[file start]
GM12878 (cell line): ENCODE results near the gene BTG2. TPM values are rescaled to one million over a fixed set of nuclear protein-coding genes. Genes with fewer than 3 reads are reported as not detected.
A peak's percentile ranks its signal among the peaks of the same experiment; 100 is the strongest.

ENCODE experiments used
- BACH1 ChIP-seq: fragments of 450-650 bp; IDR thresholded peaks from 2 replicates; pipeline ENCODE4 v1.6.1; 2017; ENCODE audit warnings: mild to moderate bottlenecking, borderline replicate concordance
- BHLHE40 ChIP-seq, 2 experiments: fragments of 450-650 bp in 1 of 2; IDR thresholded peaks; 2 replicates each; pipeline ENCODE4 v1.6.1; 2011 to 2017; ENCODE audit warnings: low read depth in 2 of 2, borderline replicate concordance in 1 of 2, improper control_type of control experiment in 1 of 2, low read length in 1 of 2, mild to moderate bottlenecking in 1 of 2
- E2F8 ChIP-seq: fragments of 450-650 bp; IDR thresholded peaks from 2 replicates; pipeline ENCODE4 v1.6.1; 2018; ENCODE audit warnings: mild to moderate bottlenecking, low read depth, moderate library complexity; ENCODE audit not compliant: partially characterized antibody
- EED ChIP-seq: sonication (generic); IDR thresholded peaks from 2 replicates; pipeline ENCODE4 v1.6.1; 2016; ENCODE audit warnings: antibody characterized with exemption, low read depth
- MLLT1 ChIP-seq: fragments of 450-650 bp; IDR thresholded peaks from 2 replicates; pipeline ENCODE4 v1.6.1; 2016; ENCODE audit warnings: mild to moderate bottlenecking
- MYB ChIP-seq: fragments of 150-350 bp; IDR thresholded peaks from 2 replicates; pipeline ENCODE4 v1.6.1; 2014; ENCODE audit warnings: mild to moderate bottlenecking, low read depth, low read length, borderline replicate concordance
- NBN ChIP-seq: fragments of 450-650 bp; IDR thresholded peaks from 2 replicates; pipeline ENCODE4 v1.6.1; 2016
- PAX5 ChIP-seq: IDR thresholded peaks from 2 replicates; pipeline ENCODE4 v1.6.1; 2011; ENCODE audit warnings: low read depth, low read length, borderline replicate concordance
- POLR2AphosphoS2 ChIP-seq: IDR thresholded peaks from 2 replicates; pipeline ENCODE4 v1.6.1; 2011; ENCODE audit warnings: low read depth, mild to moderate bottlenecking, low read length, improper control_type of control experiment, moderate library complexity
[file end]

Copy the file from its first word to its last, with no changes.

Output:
GM12878 (cell line): ENCODE results near the gene BTG2. TPM values are rescaled to one million over a fixed set of nuclear protein-coding genes. Genes with fewer than 3 reads are reported as not detected.
A peak's percentile ranks its signal among the peaks of the same experiment; 100 is the strongest.

ENCODE experiments used
- BACH1 ChIP-seq: fragments of 450-650 bp; IDR thresholded peaks from 2 replicates; pipeline ENCODE4 v1.6.1; 2017; ENCODE audit warnings: mild to moderate bottlenecking, borderline replicate concordance
- BHLHE40 ChIP-seq, 2 experiments: fragments of 450-650 bp in 1 of 2; IDR thresholded peaks; 2 replicates each; pipeline ENCODE4 v1.6.1; 2011 to 2017; ENCODE audit warnings: low read depth in 2 of 2, borderline replicate concordance in 1 of 2, improper control_type of control experiment in 1 of 2, low read length in 1 of 2, mild to moderate bottlenecking in 1 of 2
- E2F8 ChIP-seq: fragments of 450-650 bp; IDR thresholded peaks from 2 replicates; pipeline ENCODE4 v1.6.1; 2018; ENCODE audit warnings: mild to moderate bottlenecking, low read depth, moderate library complexity; ENCODE audit not compliant: partially characterized antibody
- EED ChIP-seq: sonication (generic); IDR thresholded peaks from 2 replicates; pipeline ENCODE4 v1.6.1; 2016; ENCODE audit warnings: antibody characterized with exemption, low read depth
- MLLT1 ChIP-seq: fragments of 450-650 bp; IDR thresholded peaks from 2 replicates; pipeline ENCODE4 v1.6.1; 2016; ENCODE audit warnings: mild to moderate bottlenecking
- MYB ChIP-seq: fragments of 150-350 bp; IDR thresholded peaks from 2 replicates; pipeline ENCODE4 v1.6.1; 2014; ENCODE audit warnings: mild to moderate bottlenecking, low read depth, low read length, borderline replicate concordance
- NBN ChIP-seq: fragments of 450-650 bp; IDR thresholded peaks from 2 replicates; pipeline ENCODE4 v1.6.1; 2016
- PAX5 ChIP-seq: IDR thresholded peaks from 2 replicates; pipeline ENCODE4 v1.6.1; 2011; ENCODE audit warnings: low read depth, low read length, borderline replicate concordance
- POLR2AphosphoS2 ChIP-seq: IDR thresholded peaks from 2 replicates; pipeline ENCODE4 v1.6.1; 2011; ENCODE audit warnings: low read depth, mild to moderate bottlenecking, low read length, improper control_type of control experiment, moderate library complexity